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(Don't) Think Like a Guinea Pig - Part 2


Last time, we talked about how Patches’ instinct dictated his behaviors. Today, I wanted to share an instance of fight or flight response in my son’s Guinea Pig.


Patches was on my lap while I had my feet up in my recliner. He was pretty content, as his eyes were almost closed. My wife Leslie wanted to show me a Bible verse and came from behind us, flipping her Bible open. All of a sudden, Patches ran down to my feet very quickly without warning!


The only thing we could come up with as a reason for Patches’ response was that he thought the Bible opening sounded like a bird swooping down on him. (We hope he doesn’t have anything against the Bible!) Nevertheless, when the fight or flight response kicked in, he thought a bird was coming down to get him, even though he was resting in my lap.


The part of the brain controlling the fight or flight response, the limbic system, does not take into account time. When a traumatic memory is triggered, the limbic system activates the fight or flight response immediately as a self-protective mechanism. I thought of how Patches’ behaviors are mostly dictated by his survival instinct. In his estimation, at any time, a predator could be his demise. Therefore, he is constantly on alert, ready to scurry for his life!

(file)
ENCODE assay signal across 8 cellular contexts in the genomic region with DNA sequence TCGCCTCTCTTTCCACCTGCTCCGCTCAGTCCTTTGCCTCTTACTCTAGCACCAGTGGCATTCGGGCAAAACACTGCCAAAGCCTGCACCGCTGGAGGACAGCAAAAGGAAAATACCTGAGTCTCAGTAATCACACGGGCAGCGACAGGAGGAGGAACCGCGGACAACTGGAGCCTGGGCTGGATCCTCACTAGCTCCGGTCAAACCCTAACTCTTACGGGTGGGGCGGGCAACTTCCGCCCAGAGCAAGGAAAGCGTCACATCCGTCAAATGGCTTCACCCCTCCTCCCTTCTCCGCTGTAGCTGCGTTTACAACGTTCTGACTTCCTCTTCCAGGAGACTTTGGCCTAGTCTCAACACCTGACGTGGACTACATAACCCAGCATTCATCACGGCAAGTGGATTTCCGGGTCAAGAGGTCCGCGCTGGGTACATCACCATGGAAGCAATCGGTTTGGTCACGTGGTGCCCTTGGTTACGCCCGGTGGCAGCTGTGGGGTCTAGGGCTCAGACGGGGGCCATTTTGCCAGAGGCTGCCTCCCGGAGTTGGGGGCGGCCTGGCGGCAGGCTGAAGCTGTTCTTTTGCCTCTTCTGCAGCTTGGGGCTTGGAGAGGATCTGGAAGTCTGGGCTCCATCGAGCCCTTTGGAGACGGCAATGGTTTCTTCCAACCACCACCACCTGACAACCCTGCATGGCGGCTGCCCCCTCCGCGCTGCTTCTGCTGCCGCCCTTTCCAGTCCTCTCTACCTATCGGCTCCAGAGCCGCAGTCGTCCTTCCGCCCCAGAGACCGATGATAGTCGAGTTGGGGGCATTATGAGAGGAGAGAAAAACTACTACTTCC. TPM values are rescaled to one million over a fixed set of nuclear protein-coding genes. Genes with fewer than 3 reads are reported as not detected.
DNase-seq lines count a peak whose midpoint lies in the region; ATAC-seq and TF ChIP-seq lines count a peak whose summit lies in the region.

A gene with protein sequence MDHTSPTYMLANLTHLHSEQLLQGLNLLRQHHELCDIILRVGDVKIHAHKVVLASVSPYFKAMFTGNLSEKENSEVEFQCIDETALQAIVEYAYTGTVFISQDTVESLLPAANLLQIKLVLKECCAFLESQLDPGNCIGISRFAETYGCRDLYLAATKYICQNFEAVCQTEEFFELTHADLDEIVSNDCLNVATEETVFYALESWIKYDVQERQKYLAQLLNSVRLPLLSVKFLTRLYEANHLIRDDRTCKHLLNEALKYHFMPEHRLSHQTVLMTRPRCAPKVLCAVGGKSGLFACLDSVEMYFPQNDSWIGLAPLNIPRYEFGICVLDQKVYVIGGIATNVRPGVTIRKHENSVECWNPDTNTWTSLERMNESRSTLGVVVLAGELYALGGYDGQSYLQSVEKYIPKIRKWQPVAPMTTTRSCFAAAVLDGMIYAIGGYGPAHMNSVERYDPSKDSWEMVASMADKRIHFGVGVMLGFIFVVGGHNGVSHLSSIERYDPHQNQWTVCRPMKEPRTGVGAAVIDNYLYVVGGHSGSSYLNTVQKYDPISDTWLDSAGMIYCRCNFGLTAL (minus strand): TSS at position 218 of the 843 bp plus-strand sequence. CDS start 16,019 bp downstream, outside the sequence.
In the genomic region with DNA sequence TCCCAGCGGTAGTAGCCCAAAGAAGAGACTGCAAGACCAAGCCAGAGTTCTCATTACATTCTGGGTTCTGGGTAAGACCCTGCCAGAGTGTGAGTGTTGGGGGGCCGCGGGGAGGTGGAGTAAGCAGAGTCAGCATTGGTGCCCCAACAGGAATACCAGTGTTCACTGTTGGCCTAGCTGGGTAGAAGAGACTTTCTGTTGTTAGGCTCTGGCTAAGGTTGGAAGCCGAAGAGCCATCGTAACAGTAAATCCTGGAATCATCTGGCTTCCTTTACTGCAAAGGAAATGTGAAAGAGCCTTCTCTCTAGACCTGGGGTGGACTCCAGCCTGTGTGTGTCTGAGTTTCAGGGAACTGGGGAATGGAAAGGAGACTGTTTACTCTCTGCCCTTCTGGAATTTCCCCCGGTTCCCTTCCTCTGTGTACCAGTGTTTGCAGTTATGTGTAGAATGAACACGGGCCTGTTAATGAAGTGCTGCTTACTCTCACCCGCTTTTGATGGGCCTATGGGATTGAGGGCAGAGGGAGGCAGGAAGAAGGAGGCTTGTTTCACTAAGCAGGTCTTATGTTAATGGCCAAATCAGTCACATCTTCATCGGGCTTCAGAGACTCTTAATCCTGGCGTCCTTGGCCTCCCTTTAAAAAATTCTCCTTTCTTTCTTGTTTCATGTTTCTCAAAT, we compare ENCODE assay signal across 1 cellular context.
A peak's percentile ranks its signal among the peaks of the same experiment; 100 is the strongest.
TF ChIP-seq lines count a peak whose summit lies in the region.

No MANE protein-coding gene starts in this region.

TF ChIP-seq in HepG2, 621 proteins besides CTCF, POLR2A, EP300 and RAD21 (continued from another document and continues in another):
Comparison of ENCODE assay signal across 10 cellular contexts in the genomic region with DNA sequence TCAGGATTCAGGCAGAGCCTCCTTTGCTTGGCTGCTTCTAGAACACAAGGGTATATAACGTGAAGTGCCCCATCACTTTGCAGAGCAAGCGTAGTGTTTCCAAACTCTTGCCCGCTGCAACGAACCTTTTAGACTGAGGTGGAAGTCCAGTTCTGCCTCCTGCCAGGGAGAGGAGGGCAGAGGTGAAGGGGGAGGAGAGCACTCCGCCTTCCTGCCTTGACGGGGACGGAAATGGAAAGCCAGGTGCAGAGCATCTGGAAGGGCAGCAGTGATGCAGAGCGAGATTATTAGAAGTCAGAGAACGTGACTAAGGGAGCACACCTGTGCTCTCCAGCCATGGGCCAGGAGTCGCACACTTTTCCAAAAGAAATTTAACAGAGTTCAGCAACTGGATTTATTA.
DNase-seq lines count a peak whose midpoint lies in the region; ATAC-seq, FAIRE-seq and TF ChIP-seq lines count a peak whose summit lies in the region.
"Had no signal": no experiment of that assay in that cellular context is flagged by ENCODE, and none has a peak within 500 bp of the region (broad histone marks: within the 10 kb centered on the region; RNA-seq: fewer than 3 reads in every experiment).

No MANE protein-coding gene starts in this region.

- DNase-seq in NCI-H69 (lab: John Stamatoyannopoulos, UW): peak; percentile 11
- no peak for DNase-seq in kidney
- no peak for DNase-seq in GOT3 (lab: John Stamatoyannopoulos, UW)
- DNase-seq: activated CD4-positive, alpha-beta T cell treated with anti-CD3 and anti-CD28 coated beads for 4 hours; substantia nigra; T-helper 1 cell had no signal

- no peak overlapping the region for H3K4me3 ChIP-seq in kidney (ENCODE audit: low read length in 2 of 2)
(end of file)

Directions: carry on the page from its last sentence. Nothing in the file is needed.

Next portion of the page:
When we have a traumatic event happen, we may be unable to connect the traumatic event to what is triggering the emotional response. We may not realize a trigger like a horn honking, a song playing or a phone ringing that would be occurring at the time of a traumatic event. In an effort to protect itself, our brain has disconnected the trigger to the event, so it doesn’t have to deal with the trauma. When the trigger occurs, our brain automatically causes the limbic system in our brain to activate a fight or flight response. If the trauma is severe enough, we may not even realize we are in the present time and place, thinking we are back in the time and place of the traumatic event.


Connecting the traumatic event to the trigger is how healing begins. This healing can be accomplished by Cognitive Behavioral Therapy or EMDR, a treatment that uses the brain’s ability to heal itself to reduce trauma responses. We don’t have to live much of our life in fear of predators like it seems Patches does, even though I think he has a great home. His has to live by instinct, but we don’t have to!




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